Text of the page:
Make No Bones About It! Chicken Ballotine

Hi, everyone! I’m Lisa from the blog Parsley, Sage and Sweet. Are you ready to get really DARING? Well, I’ve got the challenge for you, and although it may seem daunting, it really isn’t because once you do it once, you’ll want to do it again and again, and you’ll get better and better at it. It’s also a rewarding skill that you’ll have in your culinary arsenal forever. We’re going to debone a whole chicken, stuff it, tie it, then roast it to create a Chicken Ballotine also known as a Ballotine of Chicken also known as a Poule en Saucisse. You may have also heard of a Chicken Galantine, The difference between a Chicken Ballotine and a Chicken Galantine is the cooking and serving method. Galantine is a deboned, stuffed chicken that is tied, rolled in a cloth, simmered in stock or braised, then served cold . It’s commonly stuffed with forcemeat. If you’d prefer to poach your chicken, by all means, go right ahead, but I’m only providing the recipe for Chicken Ballotine, which is tied and roasted. However, I have linked a Chicken Galantine recipe at the end of this post.

So, exactly what is a Ballotine? The definition of Ballotine, according to Larousse Gastronomique is ; Meat, fowl, game or fish which is boned, stuffed and rolled into a bundle.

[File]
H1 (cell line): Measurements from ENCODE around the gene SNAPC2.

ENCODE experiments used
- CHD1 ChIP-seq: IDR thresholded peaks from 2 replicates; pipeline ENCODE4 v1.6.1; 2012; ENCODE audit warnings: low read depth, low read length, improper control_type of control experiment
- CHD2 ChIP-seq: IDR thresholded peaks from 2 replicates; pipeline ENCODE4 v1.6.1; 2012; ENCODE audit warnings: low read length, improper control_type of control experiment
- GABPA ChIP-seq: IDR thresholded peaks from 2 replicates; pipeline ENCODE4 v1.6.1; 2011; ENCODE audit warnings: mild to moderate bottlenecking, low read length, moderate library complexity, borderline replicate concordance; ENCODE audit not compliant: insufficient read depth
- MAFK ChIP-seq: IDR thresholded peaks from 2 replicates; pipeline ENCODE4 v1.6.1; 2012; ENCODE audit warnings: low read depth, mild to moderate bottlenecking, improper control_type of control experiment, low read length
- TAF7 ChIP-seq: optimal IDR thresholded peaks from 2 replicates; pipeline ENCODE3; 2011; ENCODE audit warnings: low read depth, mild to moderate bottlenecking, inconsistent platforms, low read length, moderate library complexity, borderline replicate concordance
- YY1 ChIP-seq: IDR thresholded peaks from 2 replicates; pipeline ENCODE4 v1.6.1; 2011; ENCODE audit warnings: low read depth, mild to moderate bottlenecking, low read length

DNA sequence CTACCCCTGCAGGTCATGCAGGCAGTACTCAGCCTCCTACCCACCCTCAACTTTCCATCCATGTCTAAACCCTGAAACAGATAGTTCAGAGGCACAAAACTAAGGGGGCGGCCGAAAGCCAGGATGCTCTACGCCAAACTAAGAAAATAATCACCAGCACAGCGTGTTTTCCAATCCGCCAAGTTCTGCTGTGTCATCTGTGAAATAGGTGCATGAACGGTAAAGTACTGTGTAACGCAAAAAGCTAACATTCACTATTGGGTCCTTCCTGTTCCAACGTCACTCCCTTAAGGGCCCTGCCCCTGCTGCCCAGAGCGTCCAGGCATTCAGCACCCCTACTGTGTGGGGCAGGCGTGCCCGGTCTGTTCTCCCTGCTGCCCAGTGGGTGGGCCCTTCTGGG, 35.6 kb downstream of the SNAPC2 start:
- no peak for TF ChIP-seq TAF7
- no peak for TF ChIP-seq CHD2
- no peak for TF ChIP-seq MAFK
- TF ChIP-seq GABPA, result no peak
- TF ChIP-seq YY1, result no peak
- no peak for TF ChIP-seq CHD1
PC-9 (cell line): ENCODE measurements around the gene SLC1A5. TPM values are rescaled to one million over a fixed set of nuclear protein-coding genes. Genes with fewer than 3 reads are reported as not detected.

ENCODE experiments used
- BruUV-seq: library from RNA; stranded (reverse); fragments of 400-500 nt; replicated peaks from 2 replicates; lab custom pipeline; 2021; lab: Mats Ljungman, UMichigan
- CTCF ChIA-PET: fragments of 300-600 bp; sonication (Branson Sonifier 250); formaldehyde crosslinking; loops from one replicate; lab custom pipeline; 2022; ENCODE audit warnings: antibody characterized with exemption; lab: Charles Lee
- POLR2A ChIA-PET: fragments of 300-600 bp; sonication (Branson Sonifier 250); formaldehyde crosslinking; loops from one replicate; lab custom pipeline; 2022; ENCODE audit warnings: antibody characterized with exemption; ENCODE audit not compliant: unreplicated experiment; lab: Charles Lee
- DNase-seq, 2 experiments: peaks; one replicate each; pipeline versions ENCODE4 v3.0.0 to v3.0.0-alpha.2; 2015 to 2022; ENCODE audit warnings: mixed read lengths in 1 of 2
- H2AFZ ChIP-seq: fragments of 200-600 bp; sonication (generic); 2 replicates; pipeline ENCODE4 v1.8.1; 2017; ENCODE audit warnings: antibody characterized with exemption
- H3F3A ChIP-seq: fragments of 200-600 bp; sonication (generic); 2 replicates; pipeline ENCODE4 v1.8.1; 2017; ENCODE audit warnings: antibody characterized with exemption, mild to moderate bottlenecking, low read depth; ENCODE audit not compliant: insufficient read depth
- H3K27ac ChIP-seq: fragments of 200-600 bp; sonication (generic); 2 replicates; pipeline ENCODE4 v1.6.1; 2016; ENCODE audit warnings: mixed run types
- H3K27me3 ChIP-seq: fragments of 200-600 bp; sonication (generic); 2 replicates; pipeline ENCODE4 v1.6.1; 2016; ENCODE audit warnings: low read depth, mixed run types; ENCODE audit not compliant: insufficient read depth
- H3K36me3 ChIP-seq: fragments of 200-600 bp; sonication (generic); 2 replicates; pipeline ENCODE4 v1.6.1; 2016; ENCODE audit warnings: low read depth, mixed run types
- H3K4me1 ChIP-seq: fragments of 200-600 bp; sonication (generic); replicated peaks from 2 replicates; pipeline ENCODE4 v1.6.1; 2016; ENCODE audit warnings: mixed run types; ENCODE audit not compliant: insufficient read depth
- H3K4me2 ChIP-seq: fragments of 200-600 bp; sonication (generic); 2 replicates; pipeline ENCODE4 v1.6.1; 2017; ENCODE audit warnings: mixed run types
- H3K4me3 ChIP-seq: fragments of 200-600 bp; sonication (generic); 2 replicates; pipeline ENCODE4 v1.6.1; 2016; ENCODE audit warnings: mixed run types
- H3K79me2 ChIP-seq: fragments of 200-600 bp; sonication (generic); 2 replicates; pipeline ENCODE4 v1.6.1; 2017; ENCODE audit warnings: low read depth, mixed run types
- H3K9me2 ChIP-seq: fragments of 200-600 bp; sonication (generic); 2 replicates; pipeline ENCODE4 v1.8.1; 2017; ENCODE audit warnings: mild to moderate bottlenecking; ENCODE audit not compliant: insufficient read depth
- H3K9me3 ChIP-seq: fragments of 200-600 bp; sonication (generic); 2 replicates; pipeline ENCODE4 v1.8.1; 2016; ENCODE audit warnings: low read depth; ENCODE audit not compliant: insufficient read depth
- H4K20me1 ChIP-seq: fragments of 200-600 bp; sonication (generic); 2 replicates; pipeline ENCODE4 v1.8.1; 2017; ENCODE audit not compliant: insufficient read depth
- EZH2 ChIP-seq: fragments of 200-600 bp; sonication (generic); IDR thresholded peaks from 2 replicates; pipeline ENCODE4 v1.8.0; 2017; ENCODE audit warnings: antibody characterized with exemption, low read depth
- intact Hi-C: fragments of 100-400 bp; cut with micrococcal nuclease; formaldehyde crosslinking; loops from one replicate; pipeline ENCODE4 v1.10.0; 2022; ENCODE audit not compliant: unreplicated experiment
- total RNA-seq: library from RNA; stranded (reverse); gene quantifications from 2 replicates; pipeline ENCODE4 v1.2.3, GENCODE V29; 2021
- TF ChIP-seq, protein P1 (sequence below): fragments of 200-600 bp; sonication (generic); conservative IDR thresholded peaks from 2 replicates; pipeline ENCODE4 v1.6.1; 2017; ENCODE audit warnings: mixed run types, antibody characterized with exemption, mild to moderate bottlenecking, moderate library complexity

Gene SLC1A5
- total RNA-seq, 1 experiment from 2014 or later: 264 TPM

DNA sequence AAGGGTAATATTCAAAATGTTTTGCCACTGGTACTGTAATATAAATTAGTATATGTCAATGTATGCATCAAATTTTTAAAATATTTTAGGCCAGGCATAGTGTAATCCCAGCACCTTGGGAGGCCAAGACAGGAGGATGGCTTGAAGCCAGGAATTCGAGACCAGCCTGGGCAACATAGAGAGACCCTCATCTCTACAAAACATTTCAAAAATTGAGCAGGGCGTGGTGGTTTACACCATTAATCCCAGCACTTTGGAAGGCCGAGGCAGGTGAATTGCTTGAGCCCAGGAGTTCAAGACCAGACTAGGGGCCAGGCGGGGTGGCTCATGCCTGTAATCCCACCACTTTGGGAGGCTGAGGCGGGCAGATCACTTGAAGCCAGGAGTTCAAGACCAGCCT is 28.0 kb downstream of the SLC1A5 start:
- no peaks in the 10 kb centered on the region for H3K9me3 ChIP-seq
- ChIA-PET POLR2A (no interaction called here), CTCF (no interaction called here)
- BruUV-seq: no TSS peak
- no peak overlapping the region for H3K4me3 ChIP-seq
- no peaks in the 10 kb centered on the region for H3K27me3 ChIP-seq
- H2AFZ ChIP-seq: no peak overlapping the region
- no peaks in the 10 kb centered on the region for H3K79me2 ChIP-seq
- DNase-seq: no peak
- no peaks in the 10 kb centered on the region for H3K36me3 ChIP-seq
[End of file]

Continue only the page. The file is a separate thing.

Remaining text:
Download printable file HERE

Here’s the fun and unique part of this challenge. It’s a challenge by video. The video is by Jacques Pepin, whom I’ve admired and learned most everything I know from. The man is a demigod in the kitchen and a wonderful teacher as well. He makes it easy and uncomplicated – it’s truly art the way he skillfully makes his way through the chicken with smooth, surgical precision. I’m still in awe every time I watch this video. You will be too.

I think this is the best method for deboning a chicken because outside of the scraping of the leg bones, it involves minimal cutting. You cut, then pull the chicken from the carcass and bones as you go along, but you must use a very sharp knife. I use a VERY sharp paring knife because I’m more comfortable with the size and it works wonderfully. In fact, I highly recommend using a small knife, even a little smaller than the one he uses in the video since you have more control, and it’s safer. Since most of us are women, it’s ideal for our dainty hands ;D.

Since you will be following the video step-by-step, you will end up rewinding each step several times, as I did the first time I tried it. However, when I first did it, years ago, I was watching it on my Jacques Pepin Complete Techniques DVD set, so I kept running back and forth from the table to the TV, washing my hands each time. Considering that you’ll be watching it online…I recommend placing your laptop or Ipad, or whatever you use, on the table you’re doing the deboning. When you need to rewind, wrap your fingers/hand in a clean towel to do so. You can wash your hands every time you need to rewind, but trust me, unless you already have experience boning out a whole chicken, it can get tedious because you may be rewinding a lot!

The first time I deboned a chicken, it took me about an hour. Don’t worry about the time it takes to do this since not many, outside of Jacques (and Martin Yan) can bone out a whole chicken in one minute, so don’t try to achieve that. Like with everything in life, the more you do it, the better you get at it. I’m down to 10-15 minutes after doing it 7 times!